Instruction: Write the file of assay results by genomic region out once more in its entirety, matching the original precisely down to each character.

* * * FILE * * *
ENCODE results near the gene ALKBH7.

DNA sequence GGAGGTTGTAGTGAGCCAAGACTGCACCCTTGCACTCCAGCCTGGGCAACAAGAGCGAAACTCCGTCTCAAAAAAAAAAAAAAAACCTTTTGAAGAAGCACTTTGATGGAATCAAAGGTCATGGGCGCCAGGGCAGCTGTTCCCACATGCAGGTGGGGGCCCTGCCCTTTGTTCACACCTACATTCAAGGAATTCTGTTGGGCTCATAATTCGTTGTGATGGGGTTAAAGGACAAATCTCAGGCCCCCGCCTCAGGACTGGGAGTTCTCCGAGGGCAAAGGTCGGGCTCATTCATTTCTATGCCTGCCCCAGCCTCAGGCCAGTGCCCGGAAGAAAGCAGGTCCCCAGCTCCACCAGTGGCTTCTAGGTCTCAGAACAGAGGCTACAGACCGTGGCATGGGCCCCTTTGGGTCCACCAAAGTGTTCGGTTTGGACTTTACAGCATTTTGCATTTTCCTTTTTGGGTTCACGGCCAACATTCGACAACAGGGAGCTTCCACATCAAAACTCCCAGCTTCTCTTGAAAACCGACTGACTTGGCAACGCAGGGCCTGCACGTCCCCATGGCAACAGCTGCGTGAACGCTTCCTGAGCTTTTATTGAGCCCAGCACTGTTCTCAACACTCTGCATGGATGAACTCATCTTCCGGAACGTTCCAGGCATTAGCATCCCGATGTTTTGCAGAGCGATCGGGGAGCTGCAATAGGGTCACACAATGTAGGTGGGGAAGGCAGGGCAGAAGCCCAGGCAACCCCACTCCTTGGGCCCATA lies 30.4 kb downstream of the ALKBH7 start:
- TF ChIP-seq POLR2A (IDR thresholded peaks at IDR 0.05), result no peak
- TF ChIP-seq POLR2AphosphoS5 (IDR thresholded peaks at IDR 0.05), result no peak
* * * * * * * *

ENCODE results near the gene ALKBH7.

DNA sequence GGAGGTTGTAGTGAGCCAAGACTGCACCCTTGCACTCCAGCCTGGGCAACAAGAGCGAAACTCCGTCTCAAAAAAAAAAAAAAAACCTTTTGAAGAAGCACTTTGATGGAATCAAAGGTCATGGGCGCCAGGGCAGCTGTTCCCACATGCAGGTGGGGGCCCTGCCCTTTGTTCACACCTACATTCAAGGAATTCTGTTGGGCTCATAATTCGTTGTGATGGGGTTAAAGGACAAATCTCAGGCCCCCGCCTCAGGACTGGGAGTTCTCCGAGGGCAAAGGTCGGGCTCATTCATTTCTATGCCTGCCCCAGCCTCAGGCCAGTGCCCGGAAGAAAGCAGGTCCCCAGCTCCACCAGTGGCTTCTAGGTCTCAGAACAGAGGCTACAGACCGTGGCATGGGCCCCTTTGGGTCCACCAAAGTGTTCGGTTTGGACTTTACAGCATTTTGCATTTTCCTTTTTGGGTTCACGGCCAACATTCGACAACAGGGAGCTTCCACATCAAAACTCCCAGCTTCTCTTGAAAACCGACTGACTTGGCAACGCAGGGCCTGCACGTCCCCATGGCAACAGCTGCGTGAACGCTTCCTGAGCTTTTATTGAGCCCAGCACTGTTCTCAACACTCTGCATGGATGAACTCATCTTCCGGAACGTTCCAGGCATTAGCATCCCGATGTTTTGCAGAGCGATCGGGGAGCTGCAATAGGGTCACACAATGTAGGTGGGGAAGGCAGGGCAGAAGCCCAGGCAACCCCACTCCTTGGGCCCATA lies 30.4 kb downstream of the ALKBH7 start:
- TF ChIP-seq POLR2A (IDR thresholded peaks at IDR 0.05), result no peak
- TF ChIP-seq POLR2AphosphoS5 (IDR thresholded peaks at IDR 0.05), result no peak